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THE NATIONAL MUSEUM, AND ITS Effects. The English people generally have little feeling for the higher classes of painting and sculpture. This is a fact confirmed by everyday experience. Those branches of the fine arts which are immediately useful, those which flatter self-love and are convenient for embellishing the apartments of our fragile houses, are in good request ; but these are not regarded for the sake of art itself. In forming private collections, ostentation goes a great way; and thus far art may be benefited. Many individuals, on obtaining an accession of fortune, or having just come of age, hear that my Lord so and so, or Mr. A. or B. is much extolled for his grand collection of paintings, and having a desire to attain the same notoriety, and a strong inclination to pass for cognoscenti, they pick up a competent agent to make purchases for them; or, if it so happen that a collector is deceased, purchase in the lump the whole of his gallery, which, perhaps, forms the nucleus for a yet more extensive collection. They buy some convenient house in town, or alter their own so as to display their pictures to the best advantage, allow a few persons by special permission to visit them, never refusing the request from a gentleman of the press ;" and in a short time the superb gallery is trumpeted from mouth to mouth. Such a treasure could not have been in the possession of any one, select as it is said to be, without immense cost. The devotion to the fine arts, and the unsparing magnificence displayed in these purchases, give the reputation of exorbitant wealth, the possession of which, in England, takes precedence of every thing else. Then self-love is flattered by the praises bestowed upon the exquisite taste in art of the possessors, judging from their pictures; and they become at once, in name at least, patrons of artists, (a term now, thank God, without a meaning in our literature); deficient as many of them may be in every qualification required to form a correct judgment of painting, and consequently without one particle of true discriminating feeling for art itself. Academicians flock to the tables of such ; and they are vain of the compliments and eulogies which some artists know so well how to lavish upon great men, to the derogation of the dignity of art, and at the expense of their own independence. Not to be thought too sweeping in my censures, I must observe that there are distinguished exceptions among noblemen and gentlemen who possess collections in this country; that I advert only to a proportion; and that I thus discriminate, because the possession of works of art may not be thought, as it too generally is, a proof of a genuine and correct feeling for it. Every good collection of painting and sculpture, when the public can have access to it, even occasionally, * does good. It makes the eye accustomed to the truth of nature, to correct forms, and to images of beauty, which will ultimately tell well. There is a fashion, while making collections, productive of great benefit, and that is, the rage for paintings by great masters, or the desire to have great names without regard to the excellence of the execution, whether the best or worst, finished or unfinished, of such masters. This has had the effect of bringing here an immense number of fine subjects, in every state of finish, for the study of the artist. Sir John Leicester, I believe, has almost the only choice collection by British masters alone, and has enabled us to contrast it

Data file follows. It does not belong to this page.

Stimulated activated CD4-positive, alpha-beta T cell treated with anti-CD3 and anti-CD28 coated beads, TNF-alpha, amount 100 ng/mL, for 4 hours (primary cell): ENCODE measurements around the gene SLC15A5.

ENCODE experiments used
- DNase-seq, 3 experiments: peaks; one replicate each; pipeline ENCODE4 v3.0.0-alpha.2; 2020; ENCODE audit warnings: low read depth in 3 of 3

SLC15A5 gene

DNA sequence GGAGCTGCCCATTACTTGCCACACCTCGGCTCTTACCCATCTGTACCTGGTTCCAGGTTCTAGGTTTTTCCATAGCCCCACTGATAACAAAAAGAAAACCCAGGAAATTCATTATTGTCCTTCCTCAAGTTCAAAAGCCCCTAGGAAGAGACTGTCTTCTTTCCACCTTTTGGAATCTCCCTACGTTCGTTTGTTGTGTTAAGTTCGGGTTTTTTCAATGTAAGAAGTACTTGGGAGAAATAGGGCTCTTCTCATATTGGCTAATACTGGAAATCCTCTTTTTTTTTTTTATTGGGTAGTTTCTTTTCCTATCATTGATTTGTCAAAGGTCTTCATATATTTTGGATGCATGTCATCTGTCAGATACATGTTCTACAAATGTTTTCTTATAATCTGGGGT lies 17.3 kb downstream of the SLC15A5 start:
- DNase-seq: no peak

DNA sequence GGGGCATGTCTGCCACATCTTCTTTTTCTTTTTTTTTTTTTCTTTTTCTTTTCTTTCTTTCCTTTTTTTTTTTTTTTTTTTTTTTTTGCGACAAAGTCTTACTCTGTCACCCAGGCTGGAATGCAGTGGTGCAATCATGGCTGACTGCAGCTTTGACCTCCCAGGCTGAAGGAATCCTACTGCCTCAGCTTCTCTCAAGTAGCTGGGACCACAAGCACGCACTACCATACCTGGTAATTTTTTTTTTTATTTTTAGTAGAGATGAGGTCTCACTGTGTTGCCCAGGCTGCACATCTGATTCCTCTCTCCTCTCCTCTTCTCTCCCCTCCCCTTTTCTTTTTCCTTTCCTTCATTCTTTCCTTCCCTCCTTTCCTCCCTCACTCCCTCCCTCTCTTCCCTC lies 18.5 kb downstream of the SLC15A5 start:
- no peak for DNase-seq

with the numerous foreign collections we possessma most judicious and patriotic use of his wealth. Government, from watching the progress of this spirit for private collections, might add, at a comparatively small expense, to its late noble purchase of Mr. Angerstein's pictures, by arranging the buildings now raising, or to be raised in the Museum, so as to have a suite of rooms to receive collections bequeathed by individuals ; each of these rooms, when the collections were worthy of it, to bear the name of the donor, and to be ornamented with his bust or statue. For instance, if the Marquis of Stafford were to present his magnificent collection to the public, a room sufficiently ample should be devoted to its reception, and bear the name of the “ Stafford Gallery,” and so on. In this way, playing upon human vanity, where patriotism might have little sway, accessions of immense value might be gained at a small expense to the public. A grand national gallery in this country is essential to aid the great work of refinement, to benefit our manufactures, and establish that true taste and feeling in the public from which alone great things can arise.